Described by 90-year-old wine legend Michael Broadbent as his first ever “top wine” and featured in the movie Kingsman: The Secret Service, 1937 Château d’Yquem is the world’s best dessert wine from arguably its best ever vintage. In Kingsman, Colin Firth’s character flippantly recommends to the villain played by Samuel L. Jackson that they pair “Twinkies with a 1937 Château d’Yquem”. Inspired by this exchange, I gave it a go:
Truth be told, I waited to introduce the Twinkie until there were only a few gulps of Yquem left. This is because the menu that preceded the pairing was nothing less than epic (see details below), lovingly prepared by my gastronaut friends Evan and Laura at their stunning Chelsea flat. At the table was one of America’s most generous and discerning wine collectors, who shares extraordinary wine as freely as a mother Robin doles out worms to her hatchlings. (In his company over the years, I have been fortunate to drink Yquem from 1995, 1989, 1988, 1983, and even an 1893). Of the hundreds of Yquem bottles he has tasted, his all-time favorite, he once told me, was the 1937.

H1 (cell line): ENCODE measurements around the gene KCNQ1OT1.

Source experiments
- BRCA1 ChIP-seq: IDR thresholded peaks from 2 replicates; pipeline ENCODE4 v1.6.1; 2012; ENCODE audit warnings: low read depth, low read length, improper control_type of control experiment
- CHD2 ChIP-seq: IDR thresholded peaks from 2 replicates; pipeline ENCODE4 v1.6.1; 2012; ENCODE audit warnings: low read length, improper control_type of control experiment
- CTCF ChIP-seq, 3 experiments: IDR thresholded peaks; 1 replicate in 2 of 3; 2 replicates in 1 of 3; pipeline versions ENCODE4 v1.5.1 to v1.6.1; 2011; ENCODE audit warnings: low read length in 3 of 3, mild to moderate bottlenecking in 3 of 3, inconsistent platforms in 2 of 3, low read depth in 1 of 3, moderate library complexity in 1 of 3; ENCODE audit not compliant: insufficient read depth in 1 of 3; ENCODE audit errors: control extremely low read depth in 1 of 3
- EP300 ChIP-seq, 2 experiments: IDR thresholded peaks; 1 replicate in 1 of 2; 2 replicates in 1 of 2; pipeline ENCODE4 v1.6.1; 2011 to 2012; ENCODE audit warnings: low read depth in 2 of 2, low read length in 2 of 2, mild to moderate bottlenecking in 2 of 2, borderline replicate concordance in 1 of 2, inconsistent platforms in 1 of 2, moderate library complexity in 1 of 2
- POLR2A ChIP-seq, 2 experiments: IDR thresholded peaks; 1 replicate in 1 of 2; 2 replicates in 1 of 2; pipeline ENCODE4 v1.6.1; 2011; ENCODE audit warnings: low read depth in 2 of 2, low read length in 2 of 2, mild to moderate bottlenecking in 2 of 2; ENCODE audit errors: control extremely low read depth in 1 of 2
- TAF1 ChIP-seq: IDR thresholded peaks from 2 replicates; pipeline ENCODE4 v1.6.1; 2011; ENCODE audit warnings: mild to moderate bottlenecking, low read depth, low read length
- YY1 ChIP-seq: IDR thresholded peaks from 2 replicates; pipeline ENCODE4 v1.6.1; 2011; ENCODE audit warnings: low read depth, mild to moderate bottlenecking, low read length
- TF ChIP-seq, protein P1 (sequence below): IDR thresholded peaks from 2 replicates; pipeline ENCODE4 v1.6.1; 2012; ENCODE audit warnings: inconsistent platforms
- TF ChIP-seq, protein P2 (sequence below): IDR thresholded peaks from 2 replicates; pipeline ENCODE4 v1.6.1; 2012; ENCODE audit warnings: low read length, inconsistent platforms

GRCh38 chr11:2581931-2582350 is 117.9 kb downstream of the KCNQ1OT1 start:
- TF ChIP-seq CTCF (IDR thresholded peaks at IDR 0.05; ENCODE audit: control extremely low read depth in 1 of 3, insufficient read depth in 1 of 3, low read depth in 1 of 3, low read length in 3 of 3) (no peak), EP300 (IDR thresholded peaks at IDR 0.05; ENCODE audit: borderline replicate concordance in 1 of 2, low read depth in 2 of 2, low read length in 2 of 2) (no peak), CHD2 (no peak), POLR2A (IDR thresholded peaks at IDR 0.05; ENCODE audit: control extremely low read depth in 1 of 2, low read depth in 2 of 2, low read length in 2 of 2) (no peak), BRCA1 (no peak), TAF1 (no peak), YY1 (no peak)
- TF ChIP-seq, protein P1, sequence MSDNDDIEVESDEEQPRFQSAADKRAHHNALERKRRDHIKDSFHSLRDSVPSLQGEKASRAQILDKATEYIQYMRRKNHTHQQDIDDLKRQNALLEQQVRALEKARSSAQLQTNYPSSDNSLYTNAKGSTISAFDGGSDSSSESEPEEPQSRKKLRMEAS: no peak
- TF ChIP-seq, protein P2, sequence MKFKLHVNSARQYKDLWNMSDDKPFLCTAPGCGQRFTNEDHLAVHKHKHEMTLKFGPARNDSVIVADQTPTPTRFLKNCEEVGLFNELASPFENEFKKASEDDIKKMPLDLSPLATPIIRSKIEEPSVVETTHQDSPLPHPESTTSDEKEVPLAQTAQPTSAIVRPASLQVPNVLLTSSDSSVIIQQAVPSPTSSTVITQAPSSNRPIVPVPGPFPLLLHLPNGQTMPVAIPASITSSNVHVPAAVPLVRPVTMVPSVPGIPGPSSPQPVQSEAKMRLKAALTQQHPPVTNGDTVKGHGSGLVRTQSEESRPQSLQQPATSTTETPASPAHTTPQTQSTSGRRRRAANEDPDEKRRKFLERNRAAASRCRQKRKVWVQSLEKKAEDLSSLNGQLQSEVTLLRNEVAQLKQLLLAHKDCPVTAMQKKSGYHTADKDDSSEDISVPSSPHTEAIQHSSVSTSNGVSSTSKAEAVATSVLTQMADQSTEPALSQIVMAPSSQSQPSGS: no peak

So when I saw a 1937 Yquem come up at an auction last month, I pounced. This was perhaps the most illustrious single bottle I have ever invested in. Even as wine fraud becomes an ever greater concern, this particular bottle came from uncommonly clean hands — namely, those of collector Tawfiq Khoury, who is known to have purchased much of his legendary collection in the less counterfeit-happy times of 1970’s and 1980’s.